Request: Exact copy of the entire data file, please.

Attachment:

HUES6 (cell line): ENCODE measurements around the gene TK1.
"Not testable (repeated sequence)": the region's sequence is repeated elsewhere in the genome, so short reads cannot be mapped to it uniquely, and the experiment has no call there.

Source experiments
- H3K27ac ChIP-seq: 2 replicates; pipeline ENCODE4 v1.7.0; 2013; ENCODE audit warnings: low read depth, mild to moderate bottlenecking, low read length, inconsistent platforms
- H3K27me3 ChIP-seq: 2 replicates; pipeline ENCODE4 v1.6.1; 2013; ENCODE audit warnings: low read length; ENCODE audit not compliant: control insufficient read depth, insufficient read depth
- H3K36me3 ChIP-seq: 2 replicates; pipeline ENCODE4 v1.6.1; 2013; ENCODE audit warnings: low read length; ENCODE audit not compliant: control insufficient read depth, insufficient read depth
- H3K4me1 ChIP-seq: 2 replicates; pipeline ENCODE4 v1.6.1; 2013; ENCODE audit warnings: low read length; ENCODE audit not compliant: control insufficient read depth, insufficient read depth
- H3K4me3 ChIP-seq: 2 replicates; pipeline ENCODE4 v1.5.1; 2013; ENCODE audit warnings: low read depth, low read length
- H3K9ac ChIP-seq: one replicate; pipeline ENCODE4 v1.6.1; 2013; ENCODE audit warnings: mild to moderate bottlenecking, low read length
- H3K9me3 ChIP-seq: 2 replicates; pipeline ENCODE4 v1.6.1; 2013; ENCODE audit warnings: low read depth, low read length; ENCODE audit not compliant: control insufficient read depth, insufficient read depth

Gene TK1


HUES6 (cell line): ENCODE measurements around the gene TK1.
"Not testable (repeated sequence)": the region's sequence is repeated elsewhere in the genome, so short reads cannot be mapped to it uniquely, and the experiment has no call there.

Source experiments
- H3K27ac ChIP-seq: 2 replicates; pipeline ENCODE4 v1.7.0; 2013; ENCODE audit warnings: low read depth, mild to moderate bottlenecking, low read length, inconsistent platforms
- H3K27me3 ChIP-seq: 2 replicates; pipeline ENCODE4 v1.6.1; 2013; ENCODE audit warnings: low read length; ENCODE audit not compliant: control insufficient read depth, insufficient read depth
- H3K36me3 ChIP-seq: 2 replicates; pipeline ENCODE4 v1.6.1; 2013; ENCODE audit warnings: low read length; ENCODE audit not compliant: control insufficient read depth, insufficient read depth
- H3K4me1 ChIP-seq: 2 replicates; pipeline ENCODE4 v1.6.1; 2013; ENCODE audit warnings: low read length; ENCODE audit not compliant: control insufficient read depth, insufficient read depth
- H3K4me3 ChIP-seq: 2 replicates; pipeline ENCODE4 v1.5.1; 2013; ENCODE audit warnings: low read depth, low read length
- H3K9ac ChIP-seq: one replicate; pipeline ENCODE4 v1.6.1; 2013; ENCODE audit warnings: mild to moderate bottlenecking, low read length
- H3K9me3 ChIP-seq: 2 replicates; pipeline ENCODE4 v1.6.1; 2013; ENCODE audit warnings: low read depth, low read length; ENCODE audit not compliant: control insufficient read depth, insufficient read depth

Gene TK1